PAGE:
File(s) under embargo
Reason: Publisher requirement. Embargo date will be amended following publication.
until file(s) become available
Invisible poetry: women, ethnic minorities and the forgotten history of Carcanet magazine
journal contributionposted on 06.11.2020, 12:08 by Lise Jaillant
Before it became a leading poetry publisher, Carcanet was a student magazine set up by undergraduates who wanted to link Oxford and Cambridge. This article sheds light on the forgotten history of Carcanet magazine, focusing particularly on women and ethnic minorities. Prior to Michael Schmidt’s takeover of the magazine in late 1967, Carcanet offered opportunities to writers from India and ex-colonies (including Adil Jussawalla and Edward Brathwaite) to publish their work, before moving on to more mainstream venues. Carcanet magazine can be seen as a site of struggle between various players: between the Oxford and Cambridge literary sets, and between British/European and postcolonial groups. Drawing on extensive archival work in neglected collections, as well as oral history interviews, this article tells an alternative history of Carcanet magazine as a case study for the larger literary field of post-war Britain. The story is less focused on Michael Schmidt, without diminishing his accomplishment in transforming a student magazine into an enduring publishing enterprise.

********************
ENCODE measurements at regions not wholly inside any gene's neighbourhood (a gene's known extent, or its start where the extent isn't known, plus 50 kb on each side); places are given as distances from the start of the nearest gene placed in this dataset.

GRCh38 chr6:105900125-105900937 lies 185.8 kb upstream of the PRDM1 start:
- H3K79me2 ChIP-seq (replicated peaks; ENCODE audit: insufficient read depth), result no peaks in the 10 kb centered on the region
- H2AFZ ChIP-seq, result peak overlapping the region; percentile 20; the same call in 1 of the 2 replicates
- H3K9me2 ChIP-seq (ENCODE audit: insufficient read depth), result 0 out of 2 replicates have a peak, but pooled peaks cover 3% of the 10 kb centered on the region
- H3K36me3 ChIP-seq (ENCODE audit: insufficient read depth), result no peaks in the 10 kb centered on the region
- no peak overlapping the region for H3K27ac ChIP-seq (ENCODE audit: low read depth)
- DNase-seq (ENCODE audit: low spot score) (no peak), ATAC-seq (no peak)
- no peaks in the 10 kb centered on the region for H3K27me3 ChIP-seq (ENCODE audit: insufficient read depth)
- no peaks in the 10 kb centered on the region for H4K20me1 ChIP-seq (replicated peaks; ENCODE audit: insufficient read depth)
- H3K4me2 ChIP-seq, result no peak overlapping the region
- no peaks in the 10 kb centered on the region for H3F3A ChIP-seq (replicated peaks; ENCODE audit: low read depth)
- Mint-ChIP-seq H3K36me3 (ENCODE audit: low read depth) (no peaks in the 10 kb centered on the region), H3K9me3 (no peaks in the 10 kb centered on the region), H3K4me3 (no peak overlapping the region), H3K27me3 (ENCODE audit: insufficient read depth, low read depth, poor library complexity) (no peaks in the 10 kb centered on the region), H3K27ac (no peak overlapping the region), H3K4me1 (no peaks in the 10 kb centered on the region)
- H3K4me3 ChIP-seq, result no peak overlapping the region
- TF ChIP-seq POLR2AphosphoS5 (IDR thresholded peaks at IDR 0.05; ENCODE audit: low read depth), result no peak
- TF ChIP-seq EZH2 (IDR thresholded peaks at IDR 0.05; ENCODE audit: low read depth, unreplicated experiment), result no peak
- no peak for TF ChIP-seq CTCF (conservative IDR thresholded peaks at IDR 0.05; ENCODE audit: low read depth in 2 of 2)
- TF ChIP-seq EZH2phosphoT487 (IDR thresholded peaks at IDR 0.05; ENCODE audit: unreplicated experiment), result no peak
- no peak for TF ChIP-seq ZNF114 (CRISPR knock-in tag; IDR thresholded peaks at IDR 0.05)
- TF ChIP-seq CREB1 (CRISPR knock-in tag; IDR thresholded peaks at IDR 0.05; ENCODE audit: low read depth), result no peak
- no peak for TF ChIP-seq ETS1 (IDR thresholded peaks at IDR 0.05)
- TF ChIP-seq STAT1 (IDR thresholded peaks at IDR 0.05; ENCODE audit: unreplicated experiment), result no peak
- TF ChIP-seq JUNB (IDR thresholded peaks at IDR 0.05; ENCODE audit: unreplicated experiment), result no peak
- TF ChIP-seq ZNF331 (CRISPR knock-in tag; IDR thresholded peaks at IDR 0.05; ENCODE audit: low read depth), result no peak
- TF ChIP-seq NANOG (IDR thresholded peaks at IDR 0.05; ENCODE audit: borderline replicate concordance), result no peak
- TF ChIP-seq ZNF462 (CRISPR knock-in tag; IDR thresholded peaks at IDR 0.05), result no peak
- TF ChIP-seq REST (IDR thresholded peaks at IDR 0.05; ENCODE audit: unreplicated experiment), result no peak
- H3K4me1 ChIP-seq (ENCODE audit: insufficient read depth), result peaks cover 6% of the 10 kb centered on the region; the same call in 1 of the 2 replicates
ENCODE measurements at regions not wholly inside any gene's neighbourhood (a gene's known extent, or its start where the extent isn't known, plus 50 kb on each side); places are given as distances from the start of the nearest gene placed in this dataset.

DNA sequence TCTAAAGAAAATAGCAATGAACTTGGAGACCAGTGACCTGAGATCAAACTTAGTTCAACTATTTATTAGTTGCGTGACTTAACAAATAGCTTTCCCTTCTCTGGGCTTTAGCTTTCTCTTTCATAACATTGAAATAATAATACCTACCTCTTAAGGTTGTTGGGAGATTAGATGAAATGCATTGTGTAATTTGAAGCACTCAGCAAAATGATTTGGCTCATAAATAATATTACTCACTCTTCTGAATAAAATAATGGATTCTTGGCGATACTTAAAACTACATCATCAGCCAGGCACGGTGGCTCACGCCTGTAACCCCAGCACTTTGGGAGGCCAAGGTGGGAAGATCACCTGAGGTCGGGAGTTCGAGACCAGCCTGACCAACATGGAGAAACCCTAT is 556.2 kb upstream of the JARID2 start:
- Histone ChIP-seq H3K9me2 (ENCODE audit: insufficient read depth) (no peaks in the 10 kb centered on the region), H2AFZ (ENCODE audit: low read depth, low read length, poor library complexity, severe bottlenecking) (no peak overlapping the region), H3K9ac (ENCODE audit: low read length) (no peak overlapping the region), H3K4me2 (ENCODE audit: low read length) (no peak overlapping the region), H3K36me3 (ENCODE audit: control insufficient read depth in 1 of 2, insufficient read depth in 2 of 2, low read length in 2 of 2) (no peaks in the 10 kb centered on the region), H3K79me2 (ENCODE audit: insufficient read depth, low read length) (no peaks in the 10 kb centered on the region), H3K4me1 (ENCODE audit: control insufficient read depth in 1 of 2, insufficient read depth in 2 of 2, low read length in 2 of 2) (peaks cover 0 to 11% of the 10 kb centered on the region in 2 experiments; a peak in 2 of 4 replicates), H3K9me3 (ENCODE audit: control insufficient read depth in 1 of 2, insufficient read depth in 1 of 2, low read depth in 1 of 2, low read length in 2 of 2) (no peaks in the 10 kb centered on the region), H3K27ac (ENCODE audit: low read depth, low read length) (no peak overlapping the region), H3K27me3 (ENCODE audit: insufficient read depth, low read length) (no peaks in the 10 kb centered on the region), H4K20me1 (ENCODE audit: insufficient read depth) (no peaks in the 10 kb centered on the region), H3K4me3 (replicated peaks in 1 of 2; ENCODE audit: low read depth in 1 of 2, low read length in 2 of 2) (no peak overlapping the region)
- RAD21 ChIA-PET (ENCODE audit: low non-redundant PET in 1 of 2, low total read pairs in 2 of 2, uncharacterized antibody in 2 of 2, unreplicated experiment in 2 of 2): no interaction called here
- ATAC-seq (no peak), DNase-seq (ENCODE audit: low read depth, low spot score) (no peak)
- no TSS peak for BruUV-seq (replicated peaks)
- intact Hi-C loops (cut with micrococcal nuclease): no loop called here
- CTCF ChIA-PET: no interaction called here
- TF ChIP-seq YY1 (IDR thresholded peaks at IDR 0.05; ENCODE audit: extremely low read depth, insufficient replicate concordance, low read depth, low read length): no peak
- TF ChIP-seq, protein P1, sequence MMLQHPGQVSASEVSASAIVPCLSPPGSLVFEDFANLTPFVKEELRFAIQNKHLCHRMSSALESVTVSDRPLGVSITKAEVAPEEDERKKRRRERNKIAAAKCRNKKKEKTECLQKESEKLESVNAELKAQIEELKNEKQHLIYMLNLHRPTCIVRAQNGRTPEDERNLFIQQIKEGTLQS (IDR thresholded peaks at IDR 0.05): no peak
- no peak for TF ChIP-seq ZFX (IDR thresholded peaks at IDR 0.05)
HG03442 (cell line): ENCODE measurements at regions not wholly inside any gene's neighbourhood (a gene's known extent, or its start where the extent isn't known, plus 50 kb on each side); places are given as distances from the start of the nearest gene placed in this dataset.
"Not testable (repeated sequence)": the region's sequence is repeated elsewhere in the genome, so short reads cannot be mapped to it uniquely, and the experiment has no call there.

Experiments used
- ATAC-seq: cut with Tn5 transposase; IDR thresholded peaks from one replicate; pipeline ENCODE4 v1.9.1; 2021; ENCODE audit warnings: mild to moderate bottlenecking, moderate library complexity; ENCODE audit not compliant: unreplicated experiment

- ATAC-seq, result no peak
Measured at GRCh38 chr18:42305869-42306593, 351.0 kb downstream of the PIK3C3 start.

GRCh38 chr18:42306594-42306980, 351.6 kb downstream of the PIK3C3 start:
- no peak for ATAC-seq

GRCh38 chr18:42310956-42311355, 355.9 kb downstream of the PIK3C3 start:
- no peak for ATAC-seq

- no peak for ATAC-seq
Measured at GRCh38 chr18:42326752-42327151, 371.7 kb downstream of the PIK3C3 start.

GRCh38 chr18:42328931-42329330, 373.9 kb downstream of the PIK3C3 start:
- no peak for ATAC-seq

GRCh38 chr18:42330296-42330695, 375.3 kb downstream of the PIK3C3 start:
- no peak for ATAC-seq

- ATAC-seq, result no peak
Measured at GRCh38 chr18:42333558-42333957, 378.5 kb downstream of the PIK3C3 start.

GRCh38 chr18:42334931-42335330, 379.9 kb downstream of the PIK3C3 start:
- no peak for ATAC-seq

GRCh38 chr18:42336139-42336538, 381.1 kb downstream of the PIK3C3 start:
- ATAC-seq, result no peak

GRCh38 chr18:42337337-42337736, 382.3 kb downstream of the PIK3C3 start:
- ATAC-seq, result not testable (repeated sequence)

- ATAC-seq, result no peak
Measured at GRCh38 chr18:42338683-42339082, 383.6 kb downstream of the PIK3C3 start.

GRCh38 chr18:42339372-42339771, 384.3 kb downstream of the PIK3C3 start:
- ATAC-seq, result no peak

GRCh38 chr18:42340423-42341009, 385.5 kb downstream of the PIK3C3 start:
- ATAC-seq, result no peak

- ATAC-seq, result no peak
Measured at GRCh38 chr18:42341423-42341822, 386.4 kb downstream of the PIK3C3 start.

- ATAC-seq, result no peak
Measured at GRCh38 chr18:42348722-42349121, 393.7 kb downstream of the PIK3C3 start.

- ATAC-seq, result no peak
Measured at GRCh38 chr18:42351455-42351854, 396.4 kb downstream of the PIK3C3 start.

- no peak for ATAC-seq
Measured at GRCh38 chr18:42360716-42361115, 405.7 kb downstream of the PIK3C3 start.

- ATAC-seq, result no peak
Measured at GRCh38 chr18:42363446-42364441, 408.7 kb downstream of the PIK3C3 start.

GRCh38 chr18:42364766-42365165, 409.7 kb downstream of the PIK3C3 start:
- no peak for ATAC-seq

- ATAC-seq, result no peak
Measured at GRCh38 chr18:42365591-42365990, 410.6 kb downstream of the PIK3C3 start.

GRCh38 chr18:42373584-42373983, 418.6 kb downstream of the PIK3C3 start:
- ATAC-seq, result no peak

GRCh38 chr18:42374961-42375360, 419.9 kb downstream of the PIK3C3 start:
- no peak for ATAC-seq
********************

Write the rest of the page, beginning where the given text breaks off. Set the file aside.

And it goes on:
- Social Sciences and Humanities
- Communication and Media